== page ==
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Why Windows Vista will suck

Discussion in 'Open Source' started by naveenchandran, Mar 3, 2006.

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  1. naveenchandran

    naveenchandran New Member

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    Why Windows Vista will suck
    by Steven J. Vaughan-Nichols

    Oh! My aching head.

    When I first saw ExtremeTech's Why Windows Vista Won't Suck, I thought: "Aha, sarcasm."

    Nope. I was wrong.

    They really were saying that Vista is pretty good.

    Oh please.

    First, let me say, I've been running Vista myself for quite some time. Next to me at this very moment is a Gateway 835GM. Under the hood, it has an Intel Pentium D 2.8GHz dual-core processor, an Intel 945G chipset, 1GB DDR2 (double data rate) DRAM, a 250GB SATA hard drive, and built-in Intel GMA (graphics media accelerator) 950 graphics. That's a fairly powerful machine. Which is a good thing, because it's the only PC in my office of 20 PCs that's got enough oomph to run the Windows Vista February CTP (Community Technology Preview) build 5308 without driving me into fits of rage.

    Mind you, it's not enough machine for Vista. I could run any Linux with all the bells and whistles on it without a problem. But, even though this system meets Intel's recommendations for a Vista-capable Intel Professional Business Platform, it still doesn't have the graphics horsepower needed to carry off Vista's much ballyhooed three-dimensional Aero Glass interface.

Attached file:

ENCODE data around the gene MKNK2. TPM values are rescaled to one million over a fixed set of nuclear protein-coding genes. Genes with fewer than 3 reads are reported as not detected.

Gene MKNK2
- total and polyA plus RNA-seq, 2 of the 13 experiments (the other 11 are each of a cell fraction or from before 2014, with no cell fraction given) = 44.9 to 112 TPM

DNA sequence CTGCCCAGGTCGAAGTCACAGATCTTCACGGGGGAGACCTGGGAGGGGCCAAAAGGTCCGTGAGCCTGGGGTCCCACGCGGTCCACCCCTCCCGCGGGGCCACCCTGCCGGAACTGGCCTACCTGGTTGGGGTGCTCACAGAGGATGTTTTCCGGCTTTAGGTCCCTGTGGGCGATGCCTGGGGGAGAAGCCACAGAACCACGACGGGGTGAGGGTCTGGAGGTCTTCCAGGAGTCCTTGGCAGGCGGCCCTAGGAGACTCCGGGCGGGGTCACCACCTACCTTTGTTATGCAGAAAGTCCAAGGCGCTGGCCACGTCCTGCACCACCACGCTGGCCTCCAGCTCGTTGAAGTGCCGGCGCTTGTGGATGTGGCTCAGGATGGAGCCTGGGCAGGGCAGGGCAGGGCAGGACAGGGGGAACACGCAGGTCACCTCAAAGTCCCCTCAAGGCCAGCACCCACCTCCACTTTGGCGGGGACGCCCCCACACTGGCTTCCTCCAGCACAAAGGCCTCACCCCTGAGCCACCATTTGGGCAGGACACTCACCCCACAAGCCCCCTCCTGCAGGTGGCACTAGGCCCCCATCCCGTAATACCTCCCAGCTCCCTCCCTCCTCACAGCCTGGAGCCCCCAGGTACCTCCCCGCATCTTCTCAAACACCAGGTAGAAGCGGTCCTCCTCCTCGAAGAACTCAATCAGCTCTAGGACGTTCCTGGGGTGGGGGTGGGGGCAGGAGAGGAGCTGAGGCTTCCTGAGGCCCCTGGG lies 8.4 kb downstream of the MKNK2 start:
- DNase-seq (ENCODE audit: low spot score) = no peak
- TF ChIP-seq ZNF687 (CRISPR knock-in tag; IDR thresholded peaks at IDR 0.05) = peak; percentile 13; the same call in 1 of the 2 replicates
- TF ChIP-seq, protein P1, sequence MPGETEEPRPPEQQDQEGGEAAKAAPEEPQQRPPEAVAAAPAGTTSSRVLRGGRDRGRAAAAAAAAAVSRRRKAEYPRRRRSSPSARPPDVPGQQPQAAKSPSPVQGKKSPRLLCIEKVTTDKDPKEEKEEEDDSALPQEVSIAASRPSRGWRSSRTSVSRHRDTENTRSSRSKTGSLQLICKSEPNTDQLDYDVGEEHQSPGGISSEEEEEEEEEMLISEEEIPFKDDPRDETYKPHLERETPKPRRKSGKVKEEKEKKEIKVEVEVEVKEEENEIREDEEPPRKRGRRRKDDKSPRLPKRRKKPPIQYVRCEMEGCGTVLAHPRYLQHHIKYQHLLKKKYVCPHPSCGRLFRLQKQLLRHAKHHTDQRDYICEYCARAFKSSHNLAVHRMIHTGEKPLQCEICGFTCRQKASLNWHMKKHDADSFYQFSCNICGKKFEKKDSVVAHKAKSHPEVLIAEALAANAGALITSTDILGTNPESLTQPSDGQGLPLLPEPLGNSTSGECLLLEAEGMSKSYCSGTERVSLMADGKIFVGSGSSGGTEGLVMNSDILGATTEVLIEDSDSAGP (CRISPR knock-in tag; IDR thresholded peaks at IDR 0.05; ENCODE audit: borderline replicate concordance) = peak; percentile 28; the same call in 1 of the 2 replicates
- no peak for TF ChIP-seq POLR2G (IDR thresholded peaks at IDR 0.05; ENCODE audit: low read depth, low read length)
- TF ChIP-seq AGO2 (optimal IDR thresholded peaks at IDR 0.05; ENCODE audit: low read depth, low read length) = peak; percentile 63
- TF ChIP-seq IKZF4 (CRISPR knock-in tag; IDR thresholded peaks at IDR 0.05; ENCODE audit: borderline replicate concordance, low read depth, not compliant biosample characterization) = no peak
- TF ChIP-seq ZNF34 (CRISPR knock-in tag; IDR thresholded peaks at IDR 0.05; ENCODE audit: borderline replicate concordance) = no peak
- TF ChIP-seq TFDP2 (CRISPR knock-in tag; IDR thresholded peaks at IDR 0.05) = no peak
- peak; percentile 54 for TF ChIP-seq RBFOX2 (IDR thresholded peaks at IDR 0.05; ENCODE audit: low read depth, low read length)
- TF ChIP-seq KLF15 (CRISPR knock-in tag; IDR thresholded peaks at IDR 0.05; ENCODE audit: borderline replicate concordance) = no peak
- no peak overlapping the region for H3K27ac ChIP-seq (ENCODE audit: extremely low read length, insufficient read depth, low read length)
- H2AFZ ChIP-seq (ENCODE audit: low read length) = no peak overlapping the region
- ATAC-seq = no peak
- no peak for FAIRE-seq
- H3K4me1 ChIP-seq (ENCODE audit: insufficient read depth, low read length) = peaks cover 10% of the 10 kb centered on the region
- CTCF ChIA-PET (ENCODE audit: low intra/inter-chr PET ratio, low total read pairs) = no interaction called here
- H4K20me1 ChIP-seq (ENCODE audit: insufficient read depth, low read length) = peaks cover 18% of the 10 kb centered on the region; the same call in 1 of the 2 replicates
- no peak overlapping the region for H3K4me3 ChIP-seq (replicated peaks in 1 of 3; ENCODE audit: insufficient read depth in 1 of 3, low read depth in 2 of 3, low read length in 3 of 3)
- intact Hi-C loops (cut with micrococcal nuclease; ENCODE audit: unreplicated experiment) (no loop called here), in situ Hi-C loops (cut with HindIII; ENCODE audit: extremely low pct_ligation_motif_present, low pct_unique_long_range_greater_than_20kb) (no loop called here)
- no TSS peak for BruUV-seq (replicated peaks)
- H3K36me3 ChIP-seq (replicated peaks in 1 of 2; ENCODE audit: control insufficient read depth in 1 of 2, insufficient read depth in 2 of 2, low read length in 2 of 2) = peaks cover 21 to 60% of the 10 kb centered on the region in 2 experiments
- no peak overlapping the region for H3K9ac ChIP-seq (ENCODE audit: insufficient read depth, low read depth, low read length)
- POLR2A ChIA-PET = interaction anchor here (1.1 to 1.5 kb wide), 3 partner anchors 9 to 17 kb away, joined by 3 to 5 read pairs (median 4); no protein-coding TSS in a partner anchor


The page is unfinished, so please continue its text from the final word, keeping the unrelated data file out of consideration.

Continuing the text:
My point is, though, that while I write a lot about Linux, and I prefer it, my real specialty is that I know operating systems of all types and sorts, including Vista.

    So when I say Vista sucks, well, I know what I'm talking about.

    "Suck" is a relative term, though. Vista will be better than XP, which has easily been Microsoft's best desktop operating system to date.

    However, Vista also requires far more hardware oomph than previous Windows systems. I'd say Intel's recommendations are pretty much a minimum for Vista. I would only add that if you expect to see the fancy desktop, you need to invest in, say, an ATI Radeon XPress 200, an Nvidia nForce4, or a high-end graphics card.

    The truth is that very, very few people are going to be upgrading their existing systems to Vista. To make it work well, you're really going to need a new computer. If you didn't buy your PC in 2006, I wouldn't even try to run Vista on it.

    OK, so the first reason that Vista sucks is that, no matter what version you get, it's likely to be expensive. No matter what Microsoft ends up charging for it, the only way most people are likely to be running it is when they get a new PC.

    Now, let's see what my colleagues at ExtremeTech have to say in Vista's defense ...

    Vista is much safer and more secure. "The whole kernel has been reorganized and rewritten to help prevent software from affecting the system in unsavory ways."

    Well, yes, this is certainly what Microsoft would have to do to make it truly secure. I've say that myself. Unfortunately, while Microsoft has worked hard on improving Vista's security, it's still pretty much the same old rickety kernel underneath it.

    Need proof? In January, Microsoft shipped the first security patch for Vista. It was for the WMF (Windows Metafile) hole. You know, the one, that my security guru friend Larry Seltzer called, "one of those careless things Microsoft did years ago with little or no consideration for the security consequences."

    Good job of cleaning up the core operating system, Microsoft!

    Of course, Linux never had this kind of garbage to clean up in the first place.